1. Note 1, page 18. The reader may, perhaps, call to mind the beautiful sonnet of William Wordsworth, addressed to Toussaint L'Ouverture, during his confinement in France.

" Toussaint! — thou most unhappy man of men!
Whether the whistling rustic tends his plough
Within thy hearing, or thou liest now
Buried in some deep dungeon's earless den;
O miserable chieftain! — where and when
Wilt thou find patience? — Yet, die not, do thou
Wear rather in thy bonds a cheerful brow;
Though fallen thyself, never to rise again,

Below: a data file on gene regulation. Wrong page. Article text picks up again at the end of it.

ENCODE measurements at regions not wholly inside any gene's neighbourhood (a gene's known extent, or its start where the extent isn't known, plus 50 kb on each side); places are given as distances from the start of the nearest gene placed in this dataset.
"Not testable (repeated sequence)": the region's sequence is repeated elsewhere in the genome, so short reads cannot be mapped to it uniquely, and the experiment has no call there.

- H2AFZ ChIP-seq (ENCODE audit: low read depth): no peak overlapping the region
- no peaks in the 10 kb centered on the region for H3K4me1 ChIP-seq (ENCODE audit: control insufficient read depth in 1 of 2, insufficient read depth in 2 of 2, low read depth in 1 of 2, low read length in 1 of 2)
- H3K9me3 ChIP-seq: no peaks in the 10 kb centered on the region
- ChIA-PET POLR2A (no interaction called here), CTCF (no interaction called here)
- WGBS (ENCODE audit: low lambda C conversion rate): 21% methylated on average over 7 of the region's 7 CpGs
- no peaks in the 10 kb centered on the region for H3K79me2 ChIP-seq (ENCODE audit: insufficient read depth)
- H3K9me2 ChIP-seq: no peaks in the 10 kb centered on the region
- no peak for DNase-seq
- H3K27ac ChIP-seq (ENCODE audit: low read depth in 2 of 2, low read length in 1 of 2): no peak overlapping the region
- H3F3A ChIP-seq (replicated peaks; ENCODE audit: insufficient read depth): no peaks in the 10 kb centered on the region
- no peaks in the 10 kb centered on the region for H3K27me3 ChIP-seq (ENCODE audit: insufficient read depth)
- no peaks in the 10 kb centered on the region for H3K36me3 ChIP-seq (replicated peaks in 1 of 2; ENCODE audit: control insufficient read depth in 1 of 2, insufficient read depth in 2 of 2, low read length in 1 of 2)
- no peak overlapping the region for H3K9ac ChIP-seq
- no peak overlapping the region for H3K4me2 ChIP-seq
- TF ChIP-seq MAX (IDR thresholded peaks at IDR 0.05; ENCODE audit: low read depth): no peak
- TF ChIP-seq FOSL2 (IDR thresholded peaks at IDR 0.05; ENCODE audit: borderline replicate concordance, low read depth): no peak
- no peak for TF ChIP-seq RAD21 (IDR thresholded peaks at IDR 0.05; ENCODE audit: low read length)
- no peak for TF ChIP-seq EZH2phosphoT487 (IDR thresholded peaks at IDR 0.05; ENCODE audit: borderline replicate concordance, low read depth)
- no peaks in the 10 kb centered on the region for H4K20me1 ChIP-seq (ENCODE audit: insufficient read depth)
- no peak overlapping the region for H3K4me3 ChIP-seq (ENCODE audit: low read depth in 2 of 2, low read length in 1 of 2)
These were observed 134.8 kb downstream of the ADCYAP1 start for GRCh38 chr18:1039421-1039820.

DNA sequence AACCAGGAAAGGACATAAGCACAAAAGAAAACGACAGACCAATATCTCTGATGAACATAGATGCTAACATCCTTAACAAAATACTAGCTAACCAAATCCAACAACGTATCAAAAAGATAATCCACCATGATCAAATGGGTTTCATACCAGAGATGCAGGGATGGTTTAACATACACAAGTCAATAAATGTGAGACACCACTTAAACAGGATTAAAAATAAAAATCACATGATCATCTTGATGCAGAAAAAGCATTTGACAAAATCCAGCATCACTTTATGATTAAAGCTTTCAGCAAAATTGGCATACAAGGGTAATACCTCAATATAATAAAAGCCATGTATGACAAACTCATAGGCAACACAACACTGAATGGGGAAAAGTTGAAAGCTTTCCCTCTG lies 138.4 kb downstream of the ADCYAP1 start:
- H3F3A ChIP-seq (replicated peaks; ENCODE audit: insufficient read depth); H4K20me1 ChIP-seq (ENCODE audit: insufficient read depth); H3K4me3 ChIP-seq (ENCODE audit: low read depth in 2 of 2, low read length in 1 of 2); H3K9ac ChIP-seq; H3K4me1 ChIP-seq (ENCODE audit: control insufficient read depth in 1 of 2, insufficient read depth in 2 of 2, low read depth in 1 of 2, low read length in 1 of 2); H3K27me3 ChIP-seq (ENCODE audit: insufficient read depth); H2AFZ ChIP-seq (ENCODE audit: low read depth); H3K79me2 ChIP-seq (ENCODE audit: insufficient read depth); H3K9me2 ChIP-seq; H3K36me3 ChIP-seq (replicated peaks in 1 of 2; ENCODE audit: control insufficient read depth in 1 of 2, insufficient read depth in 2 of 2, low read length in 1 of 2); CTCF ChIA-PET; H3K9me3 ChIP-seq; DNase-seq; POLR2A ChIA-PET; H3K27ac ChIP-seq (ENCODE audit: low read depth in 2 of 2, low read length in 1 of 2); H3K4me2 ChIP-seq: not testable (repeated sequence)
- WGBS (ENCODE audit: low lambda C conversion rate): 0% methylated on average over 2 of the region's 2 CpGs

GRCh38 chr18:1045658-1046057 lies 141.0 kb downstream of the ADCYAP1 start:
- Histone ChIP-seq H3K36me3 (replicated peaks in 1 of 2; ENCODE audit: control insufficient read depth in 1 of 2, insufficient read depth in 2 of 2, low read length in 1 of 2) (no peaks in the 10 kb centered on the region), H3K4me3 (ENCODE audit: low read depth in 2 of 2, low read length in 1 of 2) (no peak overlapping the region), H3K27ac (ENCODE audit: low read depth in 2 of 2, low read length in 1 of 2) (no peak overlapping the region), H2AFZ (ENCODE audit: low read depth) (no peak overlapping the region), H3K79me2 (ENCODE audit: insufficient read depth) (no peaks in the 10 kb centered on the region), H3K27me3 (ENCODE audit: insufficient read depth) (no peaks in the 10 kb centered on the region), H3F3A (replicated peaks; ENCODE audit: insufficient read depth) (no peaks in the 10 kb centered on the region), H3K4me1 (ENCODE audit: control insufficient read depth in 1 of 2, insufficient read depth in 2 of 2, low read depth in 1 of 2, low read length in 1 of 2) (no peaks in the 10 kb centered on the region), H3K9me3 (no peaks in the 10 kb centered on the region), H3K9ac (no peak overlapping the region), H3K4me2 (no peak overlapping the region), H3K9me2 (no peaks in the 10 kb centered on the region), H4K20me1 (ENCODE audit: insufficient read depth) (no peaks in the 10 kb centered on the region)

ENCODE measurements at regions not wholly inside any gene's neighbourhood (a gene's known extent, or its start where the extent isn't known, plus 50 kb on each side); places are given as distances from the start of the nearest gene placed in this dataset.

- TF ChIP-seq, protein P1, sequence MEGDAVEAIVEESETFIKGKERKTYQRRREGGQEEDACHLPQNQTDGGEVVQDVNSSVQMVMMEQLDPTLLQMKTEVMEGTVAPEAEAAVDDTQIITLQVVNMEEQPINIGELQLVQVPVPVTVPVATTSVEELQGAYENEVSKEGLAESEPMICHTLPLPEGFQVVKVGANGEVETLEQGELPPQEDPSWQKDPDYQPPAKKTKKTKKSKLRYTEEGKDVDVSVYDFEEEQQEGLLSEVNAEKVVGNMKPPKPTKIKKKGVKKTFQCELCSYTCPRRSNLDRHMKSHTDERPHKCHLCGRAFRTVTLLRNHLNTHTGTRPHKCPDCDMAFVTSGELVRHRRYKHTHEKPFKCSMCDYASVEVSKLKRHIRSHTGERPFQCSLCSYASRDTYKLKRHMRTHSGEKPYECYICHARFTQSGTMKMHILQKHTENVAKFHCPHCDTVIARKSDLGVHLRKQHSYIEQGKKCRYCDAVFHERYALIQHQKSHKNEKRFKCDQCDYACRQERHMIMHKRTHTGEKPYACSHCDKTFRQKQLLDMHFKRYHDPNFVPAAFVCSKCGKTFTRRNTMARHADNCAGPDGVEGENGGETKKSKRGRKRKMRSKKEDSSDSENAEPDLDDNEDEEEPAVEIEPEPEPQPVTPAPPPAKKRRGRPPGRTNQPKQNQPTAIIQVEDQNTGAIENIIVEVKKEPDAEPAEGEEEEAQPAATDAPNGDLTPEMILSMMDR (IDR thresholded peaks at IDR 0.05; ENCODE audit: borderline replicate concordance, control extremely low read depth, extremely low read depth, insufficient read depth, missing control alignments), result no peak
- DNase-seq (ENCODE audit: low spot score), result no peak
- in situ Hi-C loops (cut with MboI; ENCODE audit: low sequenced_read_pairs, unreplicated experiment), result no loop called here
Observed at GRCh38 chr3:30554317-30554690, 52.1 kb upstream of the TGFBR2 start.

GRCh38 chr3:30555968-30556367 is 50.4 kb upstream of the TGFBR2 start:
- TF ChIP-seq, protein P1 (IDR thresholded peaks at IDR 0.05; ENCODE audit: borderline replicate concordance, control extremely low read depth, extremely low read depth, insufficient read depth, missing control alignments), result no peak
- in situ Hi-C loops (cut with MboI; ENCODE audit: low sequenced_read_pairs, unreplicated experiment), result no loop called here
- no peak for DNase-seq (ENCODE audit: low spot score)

Live and take comfort. Thou hast left behind
Powers that will work for thee; air, earth, and skies, —
There's not a breathing of the common wind
That will forget thee; thou hast great allies.
Thy friends are exultations, agonies,
And love, and man's unconquerable mind."

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